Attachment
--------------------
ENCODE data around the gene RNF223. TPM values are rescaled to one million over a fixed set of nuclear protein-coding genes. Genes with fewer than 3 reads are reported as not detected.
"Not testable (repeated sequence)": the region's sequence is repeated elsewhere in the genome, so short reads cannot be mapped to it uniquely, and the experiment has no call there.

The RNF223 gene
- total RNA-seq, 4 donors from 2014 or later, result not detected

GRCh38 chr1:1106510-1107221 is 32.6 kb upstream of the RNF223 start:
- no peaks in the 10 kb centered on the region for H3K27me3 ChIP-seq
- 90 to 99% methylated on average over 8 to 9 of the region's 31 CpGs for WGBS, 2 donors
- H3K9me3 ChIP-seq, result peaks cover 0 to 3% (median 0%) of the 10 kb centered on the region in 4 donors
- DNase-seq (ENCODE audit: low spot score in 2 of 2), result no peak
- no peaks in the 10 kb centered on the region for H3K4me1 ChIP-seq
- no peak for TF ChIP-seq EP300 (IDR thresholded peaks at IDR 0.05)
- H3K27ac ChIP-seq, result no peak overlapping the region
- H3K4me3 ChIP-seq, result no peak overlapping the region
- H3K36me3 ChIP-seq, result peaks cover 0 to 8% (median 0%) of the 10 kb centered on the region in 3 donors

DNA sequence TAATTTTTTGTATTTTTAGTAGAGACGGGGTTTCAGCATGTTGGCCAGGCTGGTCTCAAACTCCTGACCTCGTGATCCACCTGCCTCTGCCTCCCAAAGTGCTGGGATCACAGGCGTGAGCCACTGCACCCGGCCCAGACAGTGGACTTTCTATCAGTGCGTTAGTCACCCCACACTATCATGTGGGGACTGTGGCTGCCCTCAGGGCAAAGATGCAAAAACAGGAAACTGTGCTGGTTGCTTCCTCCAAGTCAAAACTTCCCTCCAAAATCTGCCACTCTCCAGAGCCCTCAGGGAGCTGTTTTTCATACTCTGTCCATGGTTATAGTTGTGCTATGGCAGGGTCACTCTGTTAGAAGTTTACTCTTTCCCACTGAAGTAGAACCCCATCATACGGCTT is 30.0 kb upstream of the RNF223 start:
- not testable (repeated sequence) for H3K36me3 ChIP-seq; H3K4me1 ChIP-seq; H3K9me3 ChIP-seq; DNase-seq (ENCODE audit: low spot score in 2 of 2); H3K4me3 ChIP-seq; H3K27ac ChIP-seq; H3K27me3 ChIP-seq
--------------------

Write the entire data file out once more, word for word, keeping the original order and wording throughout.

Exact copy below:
ENCODE data around the gene RNF223. TPM values are rescaled to one million over a fixed set of nuclear protein-coding genes. Genes with fewer than 3 reads are reported as not detected.
"Not testable (repeated sequence)": the region's sequence is repeated elsewhere in the genome, so short reads cannot be mapped to it uniquely, and the experiment has no call there.

The RNF223 gene
- total RNA-seq, 4 donors from 2014 or later, result not detected

GRCh38 chr1:1106510-1107221 is 32.6 kb upstream of the RNF223 start:
- no peaks in the 10 kb centered on the region for H3K27me3 ChIP-seq
- 90 to 99% methylated on average over 8 to 9 of the region's 31 CpGs for WGBS, 2 donors
- H3K9me3 ChIP-seq, result peaks cover 0 to 3% (median 0%) of the 10 kb centered on the region in 4 donors
- DNase-seq (ENCODE audit: low spot score in 2 of 2), result no peak
- no peaks in the 10 kb centered on the region for H3K4me1 ChIP-seq
- no peak for TF ChIP-seq EP300 (IDR thresholded peaks at IDR 0.05)
- H3K27ac ChIP-seq, result no peak overlapping the region
- H3K4me3 ChIP-seq, result no peak overlapping the region
- H3K36me3 ChIP-seq, result peaks cover 0 to 8% (median 0%) of the 10 kb centered on the region in 3 donors

DNA sequence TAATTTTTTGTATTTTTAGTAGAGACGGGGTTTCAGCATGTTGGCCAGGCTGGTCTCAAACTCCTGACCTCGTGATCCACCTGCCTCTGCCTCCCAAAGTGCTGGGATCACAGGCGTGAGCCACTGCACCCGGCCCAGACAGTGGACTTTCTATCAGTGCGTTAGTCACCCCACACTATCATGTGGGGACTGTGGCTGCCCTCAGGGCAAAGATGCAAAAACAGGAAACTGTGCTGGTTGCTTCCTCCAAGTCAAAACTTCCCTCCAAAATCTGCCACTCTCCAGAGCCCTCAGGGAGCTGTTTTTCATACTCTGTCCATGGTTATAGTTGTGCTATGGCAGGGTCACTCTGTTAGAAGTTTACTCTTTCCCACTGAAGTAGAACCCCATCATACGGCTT is 30.0 kb upstream of the RNF223 start:
- not testable (repeated sequence) for H3K36me3 ChIP-seq; H3K4me1 ChIP-seq; H3K9me3 ChIP-seq; DNase-seq (ENCODE audit: low spot score in 2 of 2); H3K4me3 ChIP-seq; H3K27ac ChIP-seq; H3K27me3 ChIP-seq